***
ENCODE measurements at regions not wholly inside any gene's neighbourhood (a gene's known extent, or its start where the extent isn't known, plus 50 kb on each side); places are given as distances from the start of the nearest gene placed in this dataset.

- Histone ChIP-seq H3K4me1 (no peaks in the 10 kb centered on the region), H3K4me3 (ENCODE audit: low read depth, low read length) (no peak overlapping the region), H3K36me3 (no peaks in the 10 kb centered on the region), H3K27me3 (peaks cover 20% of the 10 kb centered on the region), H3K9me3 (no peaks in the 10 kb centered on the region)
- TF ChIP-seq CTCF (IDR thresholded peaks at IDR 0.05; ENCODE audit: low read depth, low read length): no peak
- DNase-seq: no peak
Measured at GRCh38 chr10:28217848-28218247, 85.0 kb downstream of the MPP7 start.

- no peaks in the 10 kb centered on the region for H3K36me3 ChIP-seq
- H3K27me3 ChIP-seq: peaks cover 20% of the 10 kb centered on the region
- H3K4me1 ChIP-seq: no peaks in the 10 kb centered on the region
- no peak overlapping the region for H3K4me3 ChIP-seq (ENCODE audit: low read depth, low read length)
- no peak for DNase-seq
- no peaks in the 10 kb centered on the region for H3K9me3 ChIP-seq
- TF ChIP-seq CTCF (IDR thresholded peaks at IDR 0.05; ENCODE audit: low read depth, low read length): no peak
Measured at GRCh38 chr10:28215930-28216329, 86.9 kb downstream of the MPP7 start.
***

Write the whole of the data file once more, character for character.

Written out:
ENCODE measurements at regions not wholly inside any gene's neighbourhood (a gene's known extent, or its start where the extent isn't known, plus 50 kb on each side); places are given as distances from the start of the nearest gene placed in this dataset.

- Histone ChIP-seq H3K4me1 (no peaks in the 10 kb centered on the region), H3K4me3 (ENCODE audit: low read depth, low read length) (no peak overlapping the region), H3K36me3 (no peaks in the 10 kb centered on the region), H3K27me3 (peaks cover 20% of the 10 kb centered on the region), H3K9me3 (no peaks in the 10 kb centered on the region)
- TF ChIP-seq CTCF (IDR thresholded peaks at IDR 0.05; ENCODE audit: low read depth, low read length): no peak
- DNase-seq: no peak
Measured at GRCh38 chr10:28217848-28218247, 85.0 kb downstream of the MPP7 start.

- no peaks in the 10 kb centered on the region for H3K36me3 ChIP-seq
- H3K27me3 ChIP-seq: peaks cover 20% of the 10 kb centered on the region
- H3K4me1 ChIP-seq: no peaks in the 10 kb centered on the region
- no peak overlapping the region for H3K4me3 ChIP-seq (ENCODE audit: low read depth, low read length)
- no peak for DNase-seq
- no peaks in the 10 kb centered on the region for H3K9me3 ChIP-seq
- TF ChIP-seq CTCF (IDR thresholded peaks at IDR 0.05; ENCODE audit: low read depth, low read length): no peak
Measured at GRCh38 chr10:28215930-28216329, 86.9 kb downstream of the MPP7 start.